DOD STARBASE Edwards diversity partnerships breaking barriers in STEM education

Seventeen girls from local schools prepared for the national Team America Rocketry Challenge competition with the help of mentors at DOD STARBASE Edwards at Edwards Air Force Base, Calif., on Feb. 15, 2022.

The American Rocketry Challenge is the world’s largest rocket contest, with nearly thousands of students nationwide competing each year. All the students are part of the STARBASE 2.0 Mighty in STEM Sisters, or MiSS, program.

Amira Flores, STARBASE Edwards Director, said the girls came from two districts and have participated in STEM initiatives and activities with the support of Mojave Unified School District Transportation office and Superintendent Dr. Katherine Aguirre. The girls are competing in the All American Rocketry Challenge in April 2022.

The TARC competition will see the girls develop and construct a rocket that will carry it’s payload of two raw eggs to heights of more than 800 feet.

“The girls are from Southern Kern Unified School District and Mojave Unified School District, and the participating schools are California City Middle School, Mojave Jr/Sr High School, and Rosamond High School,” Flores said.

The aim of the STARBASE 2.0 MiSS program is to provide girls with leadership initiatives, foster positive social change, and create STEM awareness and opportunities unmet by current strategies. The program operates under DoD STARBASE Edwards as an extension to serve the needs of the community, propel self-sufficiency, and produce future leaders from the constituency.

The MiSS program is funded by The Women’s and Girls’ Fund and supported by the Kern Community Foundation. In addition, STARBASE Edwards has developed a diverse partnership with internal and external organizations. Recently, they were supported by the Edwards AFB SparkED Innovation Team who provided a Glowforge laser printer to print rocket fins; Edwards Thrift Store who provided dress attire for the girls to wear to the 20th†Anniversary Gathering of the Eagles event; AFRL- AF STEM who provided rocket kits and reusable water bottles’ and Airman’s Attic that donated small kitchen appliances to assist STARBASE staff in producing meals for the girls.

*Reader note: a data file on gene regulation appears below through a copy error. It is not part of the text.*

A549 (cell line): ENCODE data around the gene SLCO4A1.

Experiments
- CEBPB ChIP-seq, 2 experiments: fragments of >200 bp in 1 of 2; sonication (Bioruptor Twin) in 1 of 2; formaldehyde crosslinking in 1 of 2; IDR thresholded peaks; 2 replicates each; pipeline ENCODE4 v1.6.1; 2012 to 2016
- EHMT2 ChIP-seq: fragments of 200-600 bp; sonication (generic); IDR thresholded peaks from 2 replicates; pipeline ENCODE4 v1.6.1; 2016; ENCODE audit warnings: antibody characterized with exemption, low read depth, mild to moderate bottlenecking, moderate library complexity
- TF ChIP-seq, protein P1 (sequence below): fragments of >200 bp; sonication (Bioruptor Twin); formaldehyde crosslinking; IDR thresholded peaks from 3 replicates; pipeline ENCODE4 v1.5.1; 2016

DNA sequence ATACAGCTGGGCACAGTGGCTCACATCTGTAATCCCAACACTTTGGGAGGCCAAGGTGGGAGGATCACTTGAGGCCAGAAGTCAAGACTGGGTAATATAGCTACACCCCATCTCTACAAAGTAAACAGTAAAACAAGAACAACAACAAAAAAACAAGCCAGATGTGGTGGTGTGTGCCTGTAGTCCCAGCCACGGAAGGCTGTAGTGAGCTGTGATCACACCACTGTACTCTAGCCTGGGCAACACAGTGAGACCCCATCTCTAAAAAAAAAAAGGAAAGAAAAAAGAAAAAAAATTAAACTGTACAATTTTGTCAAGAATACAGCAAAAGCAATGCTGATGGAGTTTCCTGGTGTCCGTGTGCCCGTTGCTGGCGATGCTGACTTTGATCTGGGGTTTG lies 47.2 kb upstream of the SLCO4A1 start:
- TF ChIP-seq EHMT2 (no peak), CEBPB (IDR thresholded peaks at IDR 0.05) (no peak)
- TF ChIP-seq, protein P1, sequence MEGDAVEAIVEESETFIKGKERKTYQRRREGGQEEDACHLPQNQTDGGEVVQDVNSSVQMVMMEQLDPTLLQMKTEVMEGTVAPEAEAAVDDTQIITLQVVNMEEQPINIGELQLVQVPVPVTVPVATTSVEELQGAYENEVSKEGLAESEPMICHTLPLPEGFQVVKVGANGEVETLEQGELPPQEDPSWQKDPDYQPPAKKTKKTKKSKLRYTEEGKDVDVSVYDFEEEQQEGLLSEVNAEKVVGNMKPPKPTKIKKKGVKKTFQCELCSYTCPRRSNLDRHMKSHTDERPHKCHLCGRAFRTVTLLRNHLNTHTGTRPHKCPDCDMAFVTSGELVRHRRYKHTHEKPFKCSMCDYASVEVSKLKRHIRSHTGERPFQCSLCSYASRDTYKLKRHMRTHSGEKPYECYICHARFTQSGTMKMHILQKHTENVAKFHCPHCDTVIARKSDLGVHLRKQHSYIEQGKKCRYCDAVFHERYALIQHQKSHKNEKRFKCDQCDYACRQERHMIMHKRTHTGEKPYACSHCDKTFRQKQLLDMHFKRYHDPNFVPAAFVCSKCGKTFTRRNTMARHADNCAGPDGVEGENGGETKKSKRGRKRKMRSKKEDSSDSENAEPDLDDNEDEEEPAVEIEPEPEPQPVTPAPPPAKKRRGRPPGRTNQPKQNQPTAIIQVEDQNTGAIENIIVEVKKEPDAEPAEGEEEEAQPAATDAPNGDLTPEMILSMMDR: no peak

“They are really smart and down to Earth about it. It was really cool experience,” Zophia Adams, SOAR teen.

“We were awarded $25,000 that was funded by the Women’s and Girls Fund to implement a program that exposes girls to STEM. The Glowforge workshop was another way to showcase the type of innovation available at Edwards and was provided by the innovation team to test and evaluate fins,” Flores said. “To date, we have partnered with SOAR, Edwards Spouse Club, Edwards Thrift Store, AFRL-STEM, and DoD civilian STARBASE Mentors. On April 9th, we plan on opening STARBASE facility to Edwards AFB K-12 students and families to showcase the type of STEM engagement and activities that DoD STEM has to offer, more information to follow.”

To further assist the MiSS program, several engineers from Edwards have also volunteered their time to serve as mentors for the girls.

Natalie Ventura, 775th TS, Weapons Integration, flight-technical expert, is one of the mentors that works with girls to help them out with any kind of projects. Ventura serves with the 775th Test Squadron as a system integration engineer, where her team incorporates new technology into airframes.

“A lot of that is understanding systems: how is this new technology going to impact us how is it going to bring us forward Ö so I get to bring all that back here, it always starts with design,” Ventura said. “It always starts with engineering at its core so being able to utilize these design principles, being able then to go to manufacturing, we’re going to be doing testing real soon with these rockets, I get to bring all that back here so I get to show them the real core principles of test and evaluation as well as manufacturing and design.”

Ventura explained that the STEM field has a low female population, statistically, and that she hopes the students will be encouraged to see engineering as a possible career field.

“Having them see other women doing it and encouraging them, that it is possible and I want them to see that, I really hope that they see me as a mentor; ‘if she can do it, so can I,’” she said.

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